The principal investigators from the study are Dr. Evelyn Stewart and Dr. Clare Beasley. They’re conducting the study with the assistance of their clinical and research team from BC Children’s Hospital and the University of British Columbia.
The purpose of this study is to determine whether levels of salivary defence system components (antibodies, antimicrobial peptides, and pro-inflammatory cytokines) are altered in patients with childhood-onset OCD compared to matched healthy controls. Recent work suggests that the function of the immune system - a complex network of cells and signaling molecules that limits infection, promotes tissue healing, and also impacts brain development and function - may be dysregulated in OCD. Preliminary studies have reported higher rates of infections and other immune-mediated diseases among children with OCD, as well as abnormal markers of immune function such as low antibody levels and altered production of inflammatory proteins. Intriguingly, saliva – a body fluid that plays a critical role in defending against pathogens and is easily accessible for sampling — may provide a valuable non-invasive tool for studying immune function.
Our proposed study will be the first to examine potential biomarkers in an easily accessible fluid reflecting mucosal and systemic immune function in OCD, a devastating mental illness with predominantly childhood onset and significant associated social and economic costs.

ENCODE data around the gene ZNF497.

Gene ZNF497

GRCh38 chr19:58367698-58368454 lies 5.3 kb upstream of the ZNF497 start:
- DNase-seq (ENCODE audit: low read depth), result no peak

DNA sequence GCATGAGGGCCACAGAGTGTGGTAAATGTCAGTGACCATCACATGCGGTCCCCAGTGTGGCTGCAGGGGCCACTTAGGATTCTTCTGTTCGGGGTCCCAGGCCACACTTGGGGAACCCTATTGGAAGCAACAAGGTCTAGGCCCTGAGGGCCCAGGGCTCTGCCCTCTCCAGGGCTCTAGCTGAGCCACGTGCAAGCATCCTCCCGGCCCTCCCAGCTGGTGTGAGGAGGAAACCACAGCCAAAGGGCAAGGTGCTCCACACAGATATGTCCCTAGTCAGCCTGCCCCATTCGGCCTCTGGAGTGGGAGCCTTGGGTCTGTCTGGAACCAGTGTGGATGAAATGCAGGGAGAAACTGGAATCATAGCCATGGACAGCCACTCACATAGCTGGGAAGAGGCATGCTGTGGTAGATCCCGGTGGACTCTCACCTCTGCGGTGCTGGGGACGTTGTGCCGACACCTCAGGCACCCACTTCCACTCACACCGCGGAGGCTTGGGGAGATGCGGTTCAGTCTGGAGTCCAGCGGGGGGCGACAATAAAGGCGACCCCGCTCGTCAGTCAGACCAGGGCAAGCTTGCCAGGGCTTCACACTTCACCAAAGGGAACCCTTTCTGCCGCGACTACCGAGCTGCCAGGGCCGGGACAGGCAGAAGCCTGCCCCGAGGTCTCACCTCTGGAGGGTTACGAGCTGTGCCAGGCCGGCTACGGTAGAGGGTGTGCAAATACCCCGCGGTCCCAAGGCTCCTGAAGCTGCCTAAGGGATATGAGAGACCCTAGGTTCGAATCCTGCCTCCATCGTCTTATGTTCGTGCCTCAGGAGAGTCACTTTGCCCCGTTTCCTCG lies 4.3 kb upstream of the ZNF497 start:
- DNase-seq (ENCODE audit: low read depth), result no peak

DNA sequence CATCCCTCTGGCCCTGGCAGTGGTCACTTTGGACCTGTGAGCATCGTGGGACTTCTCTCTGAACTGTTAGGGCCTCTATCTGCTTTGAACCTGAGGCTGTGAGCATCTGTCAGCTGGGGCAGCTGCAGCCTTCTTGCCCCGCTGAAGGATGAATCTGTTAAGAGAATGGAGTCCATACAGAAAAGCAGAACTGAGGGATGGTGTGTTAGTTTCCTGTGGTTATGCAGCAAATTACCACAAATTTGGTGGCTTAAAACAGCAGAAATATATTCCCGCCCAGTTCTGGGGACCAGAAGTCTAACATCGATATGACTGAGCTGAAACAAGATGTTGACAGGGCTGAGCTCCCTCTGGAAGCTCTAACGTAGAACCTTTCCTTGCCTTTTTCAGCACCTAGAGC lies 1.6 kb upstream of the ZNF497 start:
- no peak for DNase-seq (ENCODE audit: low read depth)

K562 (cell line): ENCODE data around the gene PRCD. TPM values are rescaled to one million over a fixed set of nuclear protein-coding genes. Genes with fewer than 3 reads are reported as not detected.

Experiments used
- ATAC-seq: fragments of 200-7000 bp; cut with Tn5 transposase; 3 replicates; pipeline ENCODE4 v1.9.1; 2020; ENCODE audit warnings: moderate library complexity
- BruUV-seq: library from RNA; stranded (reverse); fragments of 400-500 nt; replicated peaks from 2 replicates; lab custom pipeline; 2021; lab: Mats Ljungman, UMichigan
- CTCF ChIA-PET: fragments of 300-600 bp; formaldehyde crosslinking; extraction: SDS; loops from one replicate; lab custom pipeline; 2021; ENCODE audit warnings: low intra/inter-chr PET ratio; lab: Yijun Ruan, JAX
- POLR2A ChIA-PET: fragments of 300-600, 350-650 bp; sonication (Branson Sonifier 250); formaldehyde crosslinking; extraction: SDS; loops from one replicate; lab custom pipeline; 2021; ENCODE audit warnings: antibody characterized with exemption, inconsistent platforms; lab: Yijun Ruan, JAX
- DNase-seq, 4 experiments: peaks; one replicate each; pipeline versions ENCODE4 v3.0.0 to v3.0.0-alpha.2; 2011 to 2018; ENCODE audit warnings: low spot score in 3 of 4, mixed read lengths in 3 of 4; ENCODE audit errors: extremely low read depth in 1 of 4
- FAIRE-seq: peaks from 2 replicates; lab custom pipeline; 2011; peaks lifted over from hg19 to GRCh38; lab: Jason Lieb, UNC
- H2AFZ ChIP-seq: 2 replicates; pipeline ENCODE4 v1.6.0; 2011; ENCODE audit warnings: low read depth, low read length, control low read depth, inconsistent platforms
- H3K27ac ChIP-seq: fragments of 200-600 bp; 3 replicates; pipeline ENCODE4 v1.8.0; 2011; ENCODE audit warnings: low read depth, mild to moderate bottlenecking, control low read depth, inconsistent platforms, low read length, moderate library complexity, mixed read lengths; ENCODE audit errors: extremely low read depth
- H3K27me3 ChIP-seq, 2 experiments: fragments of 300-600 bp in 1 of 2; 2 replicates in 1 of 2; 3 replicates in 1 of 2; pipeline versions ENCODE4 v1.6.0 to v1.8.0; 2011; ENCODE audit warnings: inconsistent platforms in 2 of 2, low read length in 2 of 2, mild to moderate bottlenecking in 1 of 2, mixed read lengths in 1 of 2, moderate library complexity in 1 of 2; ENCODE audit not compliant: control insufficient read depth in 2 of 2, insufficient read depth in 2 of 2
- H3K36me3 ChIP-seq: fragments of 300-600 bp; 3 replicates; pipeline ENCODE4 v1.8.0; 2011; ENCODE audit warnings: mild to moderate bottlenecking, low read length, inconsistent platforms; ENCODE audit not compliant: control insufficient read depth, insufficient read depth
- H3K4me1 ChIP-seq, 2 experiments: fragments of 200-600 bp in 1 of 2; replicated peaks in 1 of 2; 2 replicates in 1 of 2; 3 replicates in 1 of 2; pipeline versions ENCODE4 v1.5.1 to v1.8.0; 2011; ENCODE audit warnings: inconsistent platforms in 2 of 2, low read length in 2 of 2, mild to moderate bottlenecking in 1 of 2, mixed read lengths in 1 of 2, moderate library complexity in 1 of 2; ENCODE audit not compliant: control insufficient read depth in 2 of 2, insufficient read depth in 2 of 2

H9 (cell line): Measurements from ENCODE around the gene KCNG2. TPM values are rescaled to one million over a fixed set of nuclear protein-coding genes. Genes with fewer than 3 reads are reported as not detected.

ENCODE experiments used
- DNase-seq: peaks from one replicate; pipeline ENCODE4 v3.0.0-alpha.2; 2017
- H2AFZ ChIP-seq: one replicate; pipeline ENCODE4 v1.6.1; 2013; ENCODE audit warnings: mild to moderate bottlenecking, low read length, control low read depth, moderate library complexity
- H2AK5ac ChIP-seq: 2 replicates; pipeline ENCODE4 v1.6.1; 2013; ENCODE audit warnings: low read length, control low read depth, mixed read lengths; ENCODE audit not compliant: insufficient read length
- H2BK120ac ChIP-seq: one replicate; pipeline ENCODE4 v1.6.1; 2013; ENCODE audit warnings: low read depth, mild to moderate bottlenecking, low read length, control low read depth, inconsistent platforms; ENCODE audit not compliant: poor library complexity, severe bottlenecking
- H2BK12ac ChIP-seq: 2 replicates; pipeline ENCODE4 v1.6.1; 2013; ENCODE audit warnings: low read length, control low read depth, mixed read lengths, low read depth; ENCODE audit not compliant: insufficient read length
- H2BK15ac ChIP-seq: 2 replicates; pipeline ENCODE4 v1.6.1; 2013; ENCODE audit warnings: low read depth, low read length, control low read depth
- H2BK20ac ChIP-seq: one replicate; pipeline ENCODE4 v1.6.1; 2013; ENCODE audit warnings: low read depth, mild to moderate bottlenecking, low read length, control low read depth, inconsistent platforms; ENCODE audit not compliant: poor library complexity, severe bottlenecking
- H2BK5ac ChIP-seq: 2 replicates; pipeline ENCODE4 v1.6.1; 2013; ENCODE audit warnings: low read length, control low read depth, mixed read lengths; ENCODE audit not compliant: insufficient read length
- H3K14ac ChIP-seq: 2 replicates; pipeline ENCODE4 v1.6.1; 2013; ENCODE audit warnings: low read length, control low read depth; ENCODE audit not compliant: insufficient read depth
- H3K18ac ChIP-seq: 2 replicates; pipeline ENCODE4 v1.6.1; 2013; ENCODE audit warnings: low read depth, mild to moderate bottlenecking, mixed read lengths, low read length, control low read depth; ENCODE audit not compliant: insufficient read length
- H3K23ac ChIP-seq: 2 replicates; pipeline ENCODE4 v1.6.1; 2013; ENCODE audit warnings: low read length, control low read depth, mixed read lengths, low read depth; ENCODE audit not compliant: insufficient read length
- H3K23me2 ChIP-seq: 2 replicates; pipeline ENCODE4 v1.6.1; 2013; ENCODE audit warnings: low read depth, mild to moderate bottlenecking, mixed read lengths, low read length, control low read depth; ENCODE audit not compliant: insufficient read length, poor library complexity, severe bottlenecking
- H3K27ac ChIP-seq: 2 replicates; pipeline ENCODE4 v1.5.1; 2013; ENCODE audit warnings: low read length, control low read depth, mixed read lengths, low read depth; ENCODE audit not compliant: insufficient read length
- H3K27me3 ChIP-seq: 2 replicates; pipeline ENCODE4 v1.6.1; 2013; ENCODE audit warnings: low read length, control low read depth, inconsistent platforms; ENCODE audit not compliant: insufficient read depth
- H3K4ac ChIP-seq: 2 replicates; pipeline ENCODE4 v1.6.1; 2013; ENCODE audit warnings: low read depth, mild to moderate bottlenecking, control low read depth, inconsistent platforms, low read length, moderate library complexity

Patients will be recruited through the BC Children’s Hospital Provincial OCD Program clinic and healthy controls will be recruited from the community. Clinical data collected will include an oral health survey, body mass index, smoking status, medication use, and current OCD severity. Saliva sample collection and storage is carried out by the BC Children’s Hospital BioBank.
This work will add to our understanding of potential immune dysregulation underlying OCD. Disease-associated changes in peripheral immune markers may ultimately facilitate identification of subgroups of patients who may benefit from targeted immune-modulating therapies.